Denver-based SunShare announced today it has contracted with Hyland Hills Park and Recreation District to provide Water World, the largest community owned water park in the country, and its other district properties with 1.4 megawatts of clean, reliable energy from its Adams County Community Solar Garden. This is among the largest Community Solar deals to be signed between a Community Solar developer and a consumer. SunShare is one of the nation’s first Community Solar providers.
“We are proud to be part of this Solar Garden with SunShare,” said Harlan Bryant, District Engineer for Hyland Hills Park & Recreation District. “It is a win, win, win situation. We’re helping Xcel Energy meet its renewable energy requirements; we’re helping SunShare, aColorado company, create jobs here in Colorado; and the District is saving money on our electricity bills.” Water World just celebrated its 35th summer in Denver.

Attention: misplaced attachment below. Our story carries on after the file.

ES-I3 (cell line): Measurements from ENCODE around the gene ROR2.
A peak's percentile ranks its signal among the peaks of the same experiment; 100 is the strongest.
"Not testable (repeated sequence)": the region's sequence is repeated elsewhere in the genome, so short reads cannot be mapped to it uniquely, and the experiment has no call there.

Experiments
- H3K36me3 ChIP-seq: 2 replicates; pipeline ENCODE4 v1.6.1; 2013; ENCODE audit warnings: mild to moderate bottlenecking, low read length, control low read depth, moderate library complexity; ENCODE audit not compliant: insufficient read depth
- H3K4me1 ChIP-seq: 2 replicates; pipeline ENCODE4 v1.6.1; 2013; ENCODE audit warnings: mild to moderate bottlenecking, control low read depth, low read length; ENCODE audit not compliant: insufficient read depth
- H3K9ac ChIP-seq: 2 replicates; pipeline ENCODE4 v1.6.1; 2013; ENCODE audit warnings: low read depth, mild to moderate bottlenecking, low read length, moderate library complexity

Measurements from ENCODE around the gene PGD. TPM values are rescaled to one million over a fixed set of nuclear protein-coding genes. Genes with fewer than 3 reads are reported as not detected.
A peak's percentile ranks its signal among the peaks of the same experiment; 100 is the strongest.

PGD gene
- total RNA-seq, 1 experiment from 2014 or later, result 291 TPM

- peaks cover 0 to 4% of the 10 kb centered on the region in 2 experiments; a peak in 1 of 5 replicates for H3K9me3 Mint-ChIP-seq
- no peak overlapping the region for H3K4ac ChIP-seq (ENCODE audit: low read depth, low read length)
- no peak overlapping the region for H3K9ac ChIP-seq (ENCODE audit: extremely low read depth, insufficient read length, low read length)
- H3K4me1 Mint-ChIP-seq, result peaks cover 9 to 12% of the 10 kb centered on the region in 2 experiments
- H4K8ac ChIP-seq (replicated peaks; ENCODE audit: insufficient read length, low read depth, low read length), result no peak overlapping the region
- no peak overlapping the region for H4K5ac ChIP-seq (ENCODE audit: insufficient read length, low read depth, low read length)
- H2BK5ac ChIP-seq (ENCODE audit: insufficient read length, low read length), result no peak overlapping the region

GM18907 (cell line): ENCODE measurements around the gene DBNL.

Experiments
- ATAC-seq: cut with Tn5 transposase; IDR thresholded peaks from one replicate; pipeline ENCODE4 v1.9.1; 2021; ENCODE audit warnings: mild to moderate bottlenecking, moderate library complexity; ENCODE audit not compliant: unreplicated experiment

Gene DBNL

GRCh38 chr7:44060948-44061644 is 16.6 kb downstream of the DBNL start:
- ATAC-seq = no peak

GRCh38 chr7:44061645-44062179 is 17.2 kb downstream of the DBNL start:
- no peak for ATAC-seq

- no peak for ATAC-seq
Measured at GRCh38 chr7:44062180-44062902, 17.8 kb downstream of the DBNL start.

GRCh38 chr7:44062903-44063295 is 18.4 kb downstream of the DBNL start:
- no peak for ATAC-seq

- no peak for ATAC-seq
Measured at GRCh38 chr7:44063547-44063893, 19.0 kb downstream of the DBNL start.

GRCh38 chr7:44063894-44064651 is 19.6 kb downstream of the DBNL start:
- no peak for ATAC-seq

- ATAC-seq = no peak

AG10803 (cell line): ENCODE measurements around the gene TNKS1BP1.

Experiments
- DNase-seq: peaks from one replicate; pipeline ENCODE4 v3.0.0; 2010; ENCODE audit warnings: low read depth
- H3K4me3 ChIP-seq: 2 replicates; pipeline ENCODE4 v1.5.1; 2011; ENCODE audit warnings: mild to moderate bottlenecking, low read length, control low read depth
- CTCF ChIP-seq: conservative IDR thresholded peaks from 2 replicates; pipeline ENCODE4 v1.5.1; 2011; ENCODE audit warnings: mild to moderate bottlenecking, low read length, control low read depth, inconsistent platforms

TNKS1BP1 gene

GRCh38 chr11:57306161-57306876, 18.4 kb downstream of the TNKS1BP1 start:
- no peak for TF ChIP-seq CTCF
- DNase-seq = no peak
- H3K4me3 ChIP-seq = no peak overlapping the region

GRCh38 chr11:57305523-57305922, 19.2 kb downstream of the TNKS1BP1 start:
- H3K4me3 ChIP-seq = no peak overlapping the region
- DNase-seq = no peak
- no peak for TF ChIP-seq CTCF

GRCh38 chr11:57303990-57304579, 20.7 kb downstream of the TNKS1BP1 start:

Not only an environmental decision, but also an economic one, Hyland Hills will fix part of the District’s energy costs at today’s levels, protecting it from volatile fossil fuel prices. SunShare will be providing 1.4 megawatts to help power the recreation district and Water World, the equivalent of powering over 300 homes for 20 years.
“We are really excited to partner with such a high profile customer like Water World,” said Jonathan Postal, Senior Vice President of SunShare. “They are now our largest subscriber in Colorado, and we believe them to be the biggest customer of any Community Solar Garden in the nation,” said Postal.
“I’ve been looking for more than four years for a way to incorporate solar energy here at Water World and throughout the District. The Solar Garden business model is the first one that has worked for our Agency,” said Bryant. “I hope this program is very successful, so the District can convert more of our electric consumption to solar production.”
Community Solar allows customers who either can’t or don’t want to put solar panels on their homes to buy solar energy from a solar array located elsewhere in the community.
Electricity generated by SunShare’s Solar Gardens is fed into the main power grid. SunShare’s customers buy a specific amount of energy from the solar garden and receive a credit on their Xcel Energy bill for that amount.
SunShare has over 11 megawatts of Community Solar Gardens built or under development in Colorado’s Front Range. SunShare has projects underway with Colorado Springs Utilities and Xcel Energy with the capacity to serve over 2,200 homes.